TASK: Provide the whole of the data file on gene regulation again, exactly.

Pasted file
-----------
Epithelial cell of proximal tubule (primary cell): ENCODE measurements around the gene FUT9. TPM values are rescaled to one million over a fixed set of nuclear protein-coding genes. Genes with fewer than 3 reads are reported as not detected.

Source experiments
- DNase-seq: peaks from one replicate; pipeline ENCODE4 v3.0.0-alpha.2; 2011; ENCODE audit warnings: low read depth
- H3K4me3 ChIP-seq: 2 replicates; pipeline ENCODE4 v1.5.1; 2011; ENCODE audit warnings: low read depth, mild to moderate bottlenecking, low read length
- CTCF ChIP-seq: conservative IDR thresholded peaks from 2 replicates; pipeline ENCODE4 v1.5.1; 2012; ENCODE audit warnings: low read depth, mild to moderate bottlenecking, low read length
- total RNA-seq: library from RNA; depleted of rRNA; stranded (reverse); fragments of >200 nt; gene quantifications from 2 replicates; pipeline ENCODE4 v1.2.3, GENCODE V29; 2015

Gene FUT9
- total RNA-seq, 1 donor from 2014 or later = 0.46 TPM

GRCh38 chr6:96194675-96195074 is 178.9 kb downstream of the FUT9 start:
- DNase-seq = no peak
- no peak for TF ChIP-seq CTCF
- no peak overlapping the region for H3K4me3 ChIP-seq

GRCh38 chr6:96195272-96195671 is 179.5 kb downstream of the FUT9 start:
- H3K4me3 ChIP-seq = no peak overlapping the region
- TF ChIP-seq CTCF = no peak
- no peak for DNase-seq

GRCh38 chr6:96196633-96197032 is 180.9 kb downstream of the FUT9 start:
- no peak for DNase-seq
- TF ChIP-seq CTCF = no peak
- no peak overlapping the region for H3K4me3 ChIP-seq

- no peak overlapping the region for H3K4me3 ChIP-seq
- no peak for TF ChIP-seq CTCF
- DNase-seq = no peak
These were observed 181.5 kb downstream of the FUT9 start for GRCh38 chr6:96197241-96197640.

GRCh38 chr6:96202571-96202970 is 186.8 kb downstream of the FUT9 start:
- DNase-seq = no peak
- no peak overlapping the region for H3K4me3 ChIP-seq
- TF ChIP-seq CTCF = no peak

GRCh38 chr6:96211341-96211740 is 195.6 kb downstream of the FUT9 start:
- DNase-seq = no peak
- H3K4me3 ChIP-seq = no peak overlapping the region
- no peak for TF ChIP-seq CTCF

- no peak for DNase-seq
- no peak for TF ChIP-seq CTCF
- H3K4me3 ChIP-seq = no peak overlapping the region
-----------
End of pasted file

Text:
Epithelial cell of proximal tubule (primary cell): ENCODE measurements around the gene FUT9. TPM values are rescaled to one million over a fixed set of nuclear protein-coding genes. Genes with fewer than 3 reads are reported as not detected.

Source experiments
- DNase-seq: peaks from one replicate; pipeline ENCODE4 v3.0.0-alpha.2; 2011; ENCODE audit warnings: low read depth
- H3K4me3 ChIP-seq: 2 replicates; pipeline ENCODE4 v1.5.1; 2011; ENCODE audit warnings: low read depth, mild to moderate bottlenecking, low read length
- CTCF ChIP-seq: conservative IDR thresholded peaks from 2 replicates; pipeline ENCODE4 v1.5.1; 2012; ENCODE audit warnings: low read depth, mild to moderate bottlenecking, low read length
- total RNA-seq: library from RNA; depleted of rRNA; stranded (reverse); fragments of >200 nt; gene quantifications from 2 replicates; pipeline ENCODE4 v1.2.3, GENCODE V29; 2015

Gene FUT9
- total RNA-seq, 1 donor from 2014 or later = 0.46 TPM

GRCh38 chr6:96194675-96195074 is 178.9 kb downstream of the FUT9 start:
- DNase-seq = no peak
- no peak for TF ChIP-seq CTCF
- no peak overlapping the region for H3K4me3 ChIP-seq

GRCh38 chr6:96195272-96195671 is 179.5 kb downstream of the FUT9 start:
- H3K4me3 ChIP-seq = no peak overlapping the region
- TF ChIP-seq CTCF = no peak
- no peak for DNase-seq

GRCh38 chr6:96196633-96197032 is 180.9 kb downstream of the FUT9 start:
- no peak for DNase-seq
- TF ChIP-seq CTCF = no peak
- no peak overlapping the region for H3K4me3 ChIP-seq

- no peak overlapping the region for H3K4me3 ChIP-seq
- no peak for TF ChIP-seq CTCF
- DNase-seq = no peak
These were observed 181.5 kb downstream of the FUT9 start for GRCh38 chr6:96197241-96197640.

GRCh38 chr6:96202571-96202970 is 186.8 kb downstream of the FUT9 start:
- DNase-seq = no peak
- no peak overlapping the region for H3K4me3 ChIP-seq
- TF ChIP-seq CTCF = no peak

GRCh38 chr6:96211341-96211740 is 195.6 kb downstream of the FUT9 start:
- DNase-seq = no peak
- H3K4me3 ChIP-seq = no peak overlapping the region
- no peak for TF ChIP-seq CTCF

- no peak for DNase-seq
- no peak for TF ChIP-seq CTCF
- H3K4me3 ChIP-seq = no peak overlapping the region